It’s worth mentioning the following, which stood out:

  • The Spiders of Stockholm by EJ Swift – a writer new to me whom I was lucky enough to meet at a reading at the end of January, this is a story about spiders and dreams and categorisation and what happens when you¬†put a name to something (and this story is up for the Sunday Times short story¬†award)
  • The Assassination of Isaac Newton by the Coward Robert Boyle by Adam Roberts – (1) extraordinarily cool title (2) draws attention to Newton’s resemblance to (yes, that) Brian May (3) totally bonkers
  • The Voyage of the Basset by Claire North – Darwin + butterflies + coronation = wonderful story
  • A Woman out of Time by Kim Curran – things must happen as intended, ut who makes sure that it does?

As well as these the collection covers mapping the winds, understanding clocks, the hunt for impossible animals, dissection & art, animated dinosaurs and whether science can quantify love. Amongst lots of other stuff. Recommended.

sunday-salon-2A stressful week at work where I really thought I wasn’t going to get anything read (not for relaxation anyway) but which improved immeasurably at the end.

Challenges:

My tally for the TBR Double Dog stands at twelve books (although I have actually read fourteen in total).

I finished Revival by Stephen King (reviewed here) and an excellent book of short stories, Irregularity (review to follow in a few days) and read the newest Goth Girl short novel for World Book Day on Thursday (but doesn’t count towards the dare because I bought it recently).

I’ve also joined a new challenge, King’s March, which only lasts for a month but gave me an excuse to read the King novel and permission (as if I really needed it) to re-read Carrie.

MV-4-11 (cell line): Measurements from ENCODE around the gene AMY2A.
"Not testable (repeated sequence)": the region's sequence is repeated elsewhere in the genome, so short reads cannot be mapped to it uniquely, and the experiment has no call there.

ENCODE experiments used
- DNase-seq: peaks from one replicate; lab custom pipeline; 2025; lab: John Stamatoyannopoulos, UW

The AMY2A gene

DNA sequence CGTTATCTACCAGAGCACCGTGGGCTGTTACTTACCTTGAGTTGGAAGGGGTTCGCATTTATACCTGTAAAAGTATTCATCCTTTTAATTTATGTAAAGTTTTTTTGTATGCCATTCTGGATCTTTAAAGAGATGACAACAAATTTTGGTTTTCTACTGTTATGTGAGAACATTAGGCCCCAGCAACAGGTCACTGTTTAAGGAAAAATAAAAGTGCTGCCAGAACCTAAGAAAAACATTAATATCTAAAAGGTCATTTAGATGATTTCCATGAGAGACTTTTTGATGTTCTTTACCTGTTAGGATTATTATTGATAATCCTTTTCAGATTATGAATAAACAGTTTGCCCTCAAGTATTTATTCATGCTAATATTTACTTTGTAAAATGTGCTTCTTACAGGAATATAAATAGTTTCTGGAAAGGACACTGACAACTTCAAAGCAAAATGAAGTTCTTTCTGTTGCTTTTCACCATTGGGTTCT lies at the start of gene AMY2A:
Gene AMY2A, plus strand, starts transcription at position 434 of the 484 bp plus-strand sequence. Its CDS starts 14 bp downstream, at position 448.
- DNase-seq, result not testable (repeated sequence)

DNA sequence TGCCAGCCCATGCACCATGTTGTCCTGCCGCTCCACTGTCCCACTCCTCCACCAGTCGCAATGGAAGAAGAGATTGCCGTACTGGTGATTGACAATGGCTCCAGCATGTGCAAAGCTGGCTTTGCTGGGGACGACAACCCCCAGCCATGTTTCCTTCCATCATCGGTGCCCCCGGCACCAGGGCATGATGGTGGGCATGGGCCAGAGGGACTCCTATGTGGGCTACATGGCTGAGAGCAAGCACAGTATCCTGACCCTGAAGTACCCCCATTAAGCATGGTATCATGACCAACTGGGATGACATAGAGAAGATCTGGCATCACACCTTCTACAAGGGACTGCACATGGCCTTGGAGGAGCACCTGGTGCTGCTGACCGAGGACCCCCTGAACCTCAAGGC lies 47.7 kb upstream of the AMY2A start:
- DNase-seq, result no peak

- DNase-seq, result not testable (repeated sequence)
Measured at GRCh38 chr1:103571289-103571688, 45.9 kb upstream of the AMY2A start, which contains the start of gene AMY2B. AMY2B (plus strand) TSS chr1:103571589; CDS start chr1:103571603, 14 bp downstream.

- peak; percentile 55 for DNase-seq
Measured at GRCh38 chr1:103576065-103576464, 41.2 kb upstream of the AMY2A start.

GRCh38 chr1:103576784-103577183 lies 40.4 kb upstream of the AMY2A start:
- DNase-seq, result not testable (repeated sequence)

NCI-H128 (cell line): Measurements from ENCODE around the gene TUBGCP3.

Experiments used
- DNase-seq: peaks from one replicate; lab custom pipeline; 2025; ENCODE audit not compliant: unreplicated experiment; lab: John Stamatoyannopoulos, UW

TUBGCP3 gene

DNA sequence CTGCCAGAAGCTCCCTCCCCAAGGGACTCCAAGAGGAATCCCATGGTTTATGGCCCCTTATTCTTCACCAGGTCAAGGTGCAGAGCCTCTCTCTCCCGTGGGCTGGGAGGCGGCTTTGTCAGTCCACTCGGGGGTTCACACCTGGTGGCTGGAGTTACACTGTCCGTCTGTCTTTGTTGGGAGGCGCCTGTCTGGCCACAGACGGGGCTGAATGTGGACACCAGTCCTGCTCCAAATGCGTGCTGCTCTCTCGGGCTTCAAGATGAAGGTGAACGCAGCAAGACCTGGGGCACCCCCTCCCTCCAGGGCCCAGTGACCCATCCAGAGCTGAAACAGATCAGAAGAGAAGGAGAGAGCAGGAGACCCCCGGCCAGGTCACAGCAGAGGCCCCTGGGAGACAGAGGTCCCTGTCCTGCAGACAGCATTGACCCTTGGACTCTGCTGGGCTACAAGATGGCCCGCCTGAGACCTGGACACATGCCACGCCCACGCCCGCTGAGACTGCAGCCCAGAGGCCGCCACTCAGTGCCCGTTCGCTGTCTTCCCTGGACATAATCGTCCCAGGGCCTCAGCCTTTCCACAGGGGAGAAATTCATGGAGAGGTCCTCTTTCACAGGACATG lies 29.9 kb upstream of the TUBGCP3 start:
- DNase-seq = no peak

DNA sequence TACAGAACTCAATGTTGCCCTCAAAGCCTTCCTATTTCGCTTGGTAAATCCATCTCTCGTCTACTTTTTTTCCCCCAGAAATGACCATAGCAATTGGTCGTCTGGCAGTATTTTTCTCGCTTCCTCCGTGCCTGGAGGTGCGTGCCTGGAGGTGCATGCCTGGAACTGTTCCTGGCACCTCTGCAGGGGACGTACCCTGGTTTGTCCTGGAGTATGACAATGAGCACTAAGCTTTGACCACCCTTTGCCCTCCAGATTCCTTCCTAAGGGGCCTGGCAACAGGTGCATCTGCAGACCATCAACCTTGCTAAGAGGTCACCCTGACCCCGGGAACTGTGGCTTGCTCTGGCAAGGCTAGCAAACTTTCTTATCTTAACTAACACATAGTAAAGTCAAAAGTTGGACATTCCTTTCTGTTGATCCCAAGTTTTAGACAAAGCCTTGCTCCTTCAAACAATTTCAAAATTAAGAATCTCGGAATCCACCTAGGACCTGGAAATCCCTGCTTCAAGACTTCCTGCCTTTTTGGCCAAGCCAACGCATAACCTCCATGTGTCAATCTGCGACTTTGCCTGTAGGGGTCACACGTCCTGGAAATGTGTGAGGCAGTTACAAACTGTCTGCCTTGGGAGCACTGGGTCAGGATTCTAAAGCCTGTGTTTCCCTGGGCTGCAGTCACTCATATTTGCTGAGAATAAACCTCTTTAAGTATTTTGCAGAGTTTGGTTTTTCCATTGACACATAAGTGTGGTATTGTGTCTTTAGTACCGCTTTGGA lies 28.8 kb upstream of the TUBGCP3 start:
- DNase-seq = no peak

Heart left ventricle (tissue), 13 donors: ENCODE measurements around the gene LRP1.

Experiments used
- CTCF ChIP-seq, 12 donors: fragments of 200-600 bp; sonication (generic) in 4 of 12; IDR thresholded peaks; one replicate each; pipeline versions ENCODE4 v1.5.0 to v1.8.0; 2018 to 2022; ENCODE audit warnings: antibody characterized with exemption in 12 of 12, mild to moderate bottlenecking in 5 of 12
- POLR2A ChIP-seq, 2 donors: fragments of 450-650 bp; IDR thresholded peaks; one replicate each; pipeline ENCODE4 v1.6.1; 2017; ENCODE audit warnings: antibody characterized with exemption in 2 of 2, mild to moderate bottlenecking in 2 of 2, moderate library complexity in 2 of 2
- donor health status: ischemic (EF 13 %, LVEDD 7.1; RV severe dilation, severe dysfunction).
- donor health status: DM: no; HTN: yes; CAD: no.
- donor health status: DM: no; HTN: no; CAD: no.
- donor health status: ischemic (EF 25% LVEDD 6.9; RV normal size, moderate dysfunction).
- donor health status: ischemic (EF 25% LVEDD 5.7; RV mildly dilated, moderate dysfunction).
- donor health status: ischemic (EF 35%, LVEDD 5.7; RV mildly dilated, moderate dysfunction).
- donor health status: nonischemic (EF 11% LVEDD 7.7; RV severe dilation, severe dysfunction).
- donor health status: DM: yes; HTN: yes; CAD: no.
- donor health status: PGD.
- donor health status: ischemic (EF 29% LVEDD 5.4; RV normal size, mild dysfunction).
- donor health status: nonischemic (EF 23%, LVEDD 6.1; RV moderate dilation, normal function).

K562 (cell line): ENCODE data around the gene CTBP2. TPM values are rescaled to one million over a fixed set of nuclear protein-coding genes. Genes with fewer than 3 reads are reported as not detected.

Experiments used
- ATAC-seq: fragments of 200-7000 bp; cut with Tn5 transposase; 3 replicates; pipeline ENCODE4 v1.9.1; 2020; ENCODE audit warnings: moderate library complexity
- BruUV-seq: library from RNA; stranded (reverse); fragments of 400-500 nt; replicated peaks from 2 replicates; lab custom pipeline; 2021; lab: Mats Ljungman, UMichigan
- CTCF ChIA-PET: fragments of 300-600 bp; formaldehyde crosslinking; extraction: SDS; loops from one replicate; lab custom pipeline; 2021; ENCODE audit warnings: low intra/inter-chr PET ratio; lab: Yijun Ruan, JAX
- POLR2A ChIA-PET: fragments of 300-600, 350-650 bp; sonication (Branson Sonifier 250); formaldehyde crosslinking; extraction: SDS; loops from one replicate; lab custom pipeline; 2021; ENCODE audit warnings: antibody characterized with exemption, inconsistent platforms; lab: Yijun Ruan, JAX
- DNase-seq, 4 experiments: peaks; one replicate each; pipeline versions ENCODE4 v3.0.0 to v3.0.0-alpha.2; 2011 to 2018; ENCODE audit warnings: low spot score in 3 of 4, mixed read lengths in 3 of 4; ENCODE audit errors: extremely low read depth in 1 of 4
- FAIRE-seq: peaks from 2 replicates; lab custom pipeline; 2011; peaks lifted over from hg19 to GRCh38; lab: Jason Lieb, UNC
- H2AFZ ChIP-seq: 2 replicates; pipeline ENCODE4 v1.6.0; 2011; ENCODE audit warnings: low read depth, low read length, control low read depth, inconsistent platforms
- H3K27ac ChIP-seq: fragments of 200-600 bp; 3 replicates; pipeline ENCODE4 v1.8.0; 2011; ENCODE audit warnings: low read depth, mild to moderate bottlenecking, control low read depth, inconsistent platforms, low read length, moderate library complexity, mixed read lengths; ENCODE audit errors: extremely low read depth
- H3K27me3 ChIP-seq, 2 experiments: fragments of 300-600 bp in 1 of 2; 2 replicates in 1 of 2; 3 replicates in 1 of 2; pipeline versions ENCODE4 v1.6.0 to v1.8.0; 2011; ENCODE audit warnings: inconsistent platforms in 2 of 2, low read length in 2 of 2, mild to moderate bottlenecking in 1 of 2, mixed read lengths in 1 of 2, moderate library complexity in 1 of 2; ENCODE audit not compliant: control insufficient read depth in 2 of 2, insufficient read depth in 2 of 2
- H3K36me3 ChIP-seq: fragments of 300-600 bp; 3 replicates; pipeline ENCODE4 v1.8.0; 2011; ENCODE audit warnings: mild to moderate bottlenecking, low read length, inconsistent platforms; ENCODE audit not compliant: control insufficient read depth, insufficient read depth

In progress

I have weeded out my reading list and set a few of the non-fiction book aside, clearing out my currently reading widget on the sidebar just to show fiction; that’s because my non-fiction reading tends to be erratic at the best of times and when I’m very tired (as I ave been recently) I just can’t cope with real things. So just about to start Vanessa & Her Sister (as I’m intending to go to a Bloomsbury event with the author later in March)¬†in hard copy¬†and Cuckoo Song by Frances Hardinge (which is up for the James Herbert award) on Kindle. I’m doing a lot of commuting this week so hopefully will get some proper reading done.

The Jane Eyre Update

Haven’t started it yet, because tired, overworked and stressed, so my¬†Reading Plan is already out of sync, but I have until late April to read this so still hopeful of participation.

New Books

No new books this week, the embargo is more or less holding with only three and a bit weeks to go ūüėÄ